Jenna Turner

Jenna Turner
Morris, NY
Professional Title
High School English Teacher
Year of Graduation

Best experiences in the program?

My undergraduate degree was in Adolescence Education: English. This had me working with students in Grades 7-12. The literacy program begins at the fifth-grade level and continues through Grade 12. I enjoyed being able to further develop and strengthen my knowledge in the upper-elementary grades. Gaining such experience only further helped me in understanding where students are at each level. I feel that information is invaluable as an educator.

Jenna in the classroom
Jenna in the classroom reading to students

Why did you choose SUNY Oneonta?

I had a wonderful experience completing my undergraduate degree at SUNY Oneonta. I knew that I would be able to receive a quality education in the graduate program as well. Additionally, I had the opportunity to work as a Graduate Assistant. So not only did I know that I would be continuing my education at a college that is known for its education programs, but they were also providing me with additional learning experiences that I may not have received somewhere else.

What’s the most rewarding aspect of your job?

At Morris, I'm the ninth- and 10th-grade high school English teacher. Helping students gain an appreciation of literature and reading, and watching students engage, lead discussions and have amicable debates around texts are some of the most rewarding parts of my job.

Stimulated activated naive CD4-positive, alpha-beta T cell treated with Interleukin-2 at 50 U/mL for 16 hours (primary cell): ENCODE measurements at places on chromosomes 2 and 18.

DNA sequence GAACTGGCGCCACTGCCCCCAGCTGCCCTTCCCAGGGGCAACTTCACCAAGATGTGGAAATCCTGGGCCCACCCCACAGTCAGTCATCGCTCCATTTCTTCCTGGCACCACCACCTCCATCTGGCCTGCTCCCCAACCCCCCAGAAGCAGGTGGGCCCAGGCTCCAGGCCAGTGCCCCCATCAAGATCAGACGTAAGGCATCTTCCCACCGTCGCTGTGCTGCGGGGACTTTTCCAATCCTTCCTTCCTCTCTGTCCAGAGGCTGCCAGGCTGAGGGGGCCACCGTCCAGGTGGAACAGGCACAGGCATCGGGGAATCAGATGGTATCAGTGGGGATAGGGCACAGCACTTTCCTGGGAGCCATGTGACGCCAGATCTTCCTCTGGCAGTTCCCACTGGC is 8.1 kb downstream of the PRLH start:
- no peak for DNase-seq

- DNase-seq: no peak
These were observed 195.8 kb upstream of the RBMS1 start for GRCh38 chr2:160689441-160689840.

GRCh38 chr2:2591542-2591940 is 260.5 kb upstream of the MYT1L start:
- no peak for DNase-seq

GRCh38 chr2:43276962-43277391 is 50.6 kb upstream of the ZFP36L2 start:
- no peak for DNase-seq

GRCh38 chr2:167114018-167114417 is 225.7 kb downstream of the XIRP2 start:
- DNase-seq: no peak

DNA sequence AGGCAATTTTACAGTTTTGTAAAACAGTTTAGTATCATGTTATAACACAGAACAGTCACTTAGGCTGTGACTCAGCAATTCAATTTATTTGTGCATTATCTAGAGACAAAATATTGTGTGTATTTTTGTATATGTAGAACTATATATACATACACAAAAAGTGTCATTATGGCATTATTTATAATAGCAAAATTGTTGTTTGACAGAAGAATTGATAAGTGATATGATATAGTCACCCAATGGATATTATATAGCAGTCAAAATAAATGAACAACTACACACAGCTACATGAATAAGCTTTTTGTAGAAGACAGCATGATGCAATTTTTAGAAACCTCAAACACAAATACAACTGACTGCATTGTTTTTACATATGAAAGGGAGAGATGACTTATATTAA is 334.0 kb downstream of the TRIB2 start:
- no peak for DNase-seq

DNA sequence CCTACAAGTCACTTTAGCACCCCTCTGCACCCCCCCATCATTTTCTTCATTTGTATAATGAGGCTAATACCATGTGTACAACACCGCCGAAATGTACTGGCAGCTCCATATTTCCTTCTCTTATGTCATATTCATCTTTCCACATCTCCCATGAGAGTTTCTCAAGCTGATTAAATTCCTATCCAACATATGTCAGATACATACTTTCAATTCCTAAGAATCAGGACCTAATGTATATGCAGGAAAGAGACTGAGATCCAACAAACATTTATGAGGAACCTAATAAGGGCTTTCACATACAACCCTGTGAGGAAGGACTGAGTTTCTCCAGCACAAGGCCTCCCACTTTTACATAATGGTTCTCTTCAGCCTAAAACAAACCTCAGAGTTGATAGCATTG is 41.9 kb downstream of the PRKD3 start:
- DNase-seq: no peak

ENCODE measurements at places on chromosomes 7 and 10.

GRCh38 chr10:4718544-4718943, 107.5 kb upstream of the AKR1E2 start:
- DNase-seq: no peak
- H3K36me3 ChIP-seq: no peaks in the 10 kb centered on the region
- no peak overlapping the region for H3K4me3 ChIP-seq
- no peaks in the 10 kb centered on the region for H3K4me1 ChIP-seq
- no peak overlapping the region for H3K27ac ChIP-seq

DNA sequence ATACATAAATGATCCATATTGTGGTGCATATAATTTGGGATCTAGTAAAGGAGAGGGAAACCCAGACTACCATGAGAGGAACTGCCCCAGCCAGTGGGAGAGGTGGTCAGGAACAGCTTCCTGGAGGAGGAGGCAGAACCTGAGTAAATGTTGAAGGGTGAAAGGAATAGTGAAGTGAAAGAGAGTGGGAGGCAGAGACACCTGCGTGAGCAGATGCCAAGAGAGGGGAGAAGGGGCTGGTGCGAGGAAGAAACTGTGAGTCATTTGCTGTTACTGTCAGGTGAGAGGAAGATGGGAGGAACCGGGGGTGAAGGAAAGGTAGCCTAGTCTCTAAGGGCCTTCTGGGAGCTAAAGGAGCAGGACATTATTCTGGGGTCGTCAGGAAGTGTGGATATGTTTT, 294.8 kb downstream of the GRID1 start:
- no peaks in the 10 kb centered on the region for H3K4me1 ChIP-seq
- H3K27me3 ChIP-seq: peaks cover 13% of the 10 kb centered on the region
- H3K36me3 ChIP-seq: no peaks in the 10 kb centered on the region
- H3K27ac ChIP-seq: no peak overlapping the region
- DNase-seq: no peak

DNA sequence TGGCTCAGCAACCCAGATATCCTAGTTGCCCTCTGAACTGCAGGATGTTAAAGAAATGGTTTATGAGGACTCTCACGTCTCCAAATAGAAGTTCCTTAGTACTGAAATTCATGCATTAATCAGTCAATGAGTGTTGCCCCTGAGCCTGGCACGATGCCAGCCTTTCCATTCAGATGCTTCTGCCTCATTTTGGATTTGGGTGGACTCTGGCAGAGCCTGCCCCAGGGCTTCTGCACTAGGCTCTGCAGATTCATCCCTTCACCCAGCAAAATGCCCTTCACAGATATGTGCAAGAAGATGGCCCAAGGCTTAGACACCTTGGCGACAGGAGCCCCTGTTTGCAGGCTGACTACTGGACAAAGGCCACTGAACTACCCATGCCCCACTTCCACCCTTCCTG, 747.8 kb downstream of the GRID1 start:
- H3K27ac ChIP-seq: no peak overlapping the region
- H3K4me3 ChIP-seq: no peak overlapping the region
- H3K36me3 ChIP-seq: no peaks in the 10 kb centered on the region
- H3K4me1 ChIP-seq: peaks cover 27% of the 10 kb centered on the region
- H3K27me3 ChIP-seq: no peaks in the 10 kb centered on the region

In the classroom 

I try to be creative and make learning fun. At the beginning of a recent unit about the importance of details in writing – specifically in expository writing – I asked the students to write a "how-to" set of instructions for a simple task: making a peanut butter and jelly sandwich. The following day (shown in the pictures), I randomly selected pieces to read aloud and had the students volunteer to create a sandwich based solely on the directions. For example, one set of instructions read, "Open the peanut butter, scoop some out, and spread it on the bread." The student acting out the directions opted to use their hand to spread the peanut butter, as the directions didn't specify using a utensil. 

Throughout the entire lesson, students were engaged and laughing. After finishing the activity, we reflected as a class on the lesson and the key takeaways. Through this simple and fun activity, students learned the importance and value of explicit, detailed writing.

importance of details in writing PB&J exercise
importance of details in writing PB&J exercise
importance of details in writing PB&J exercise
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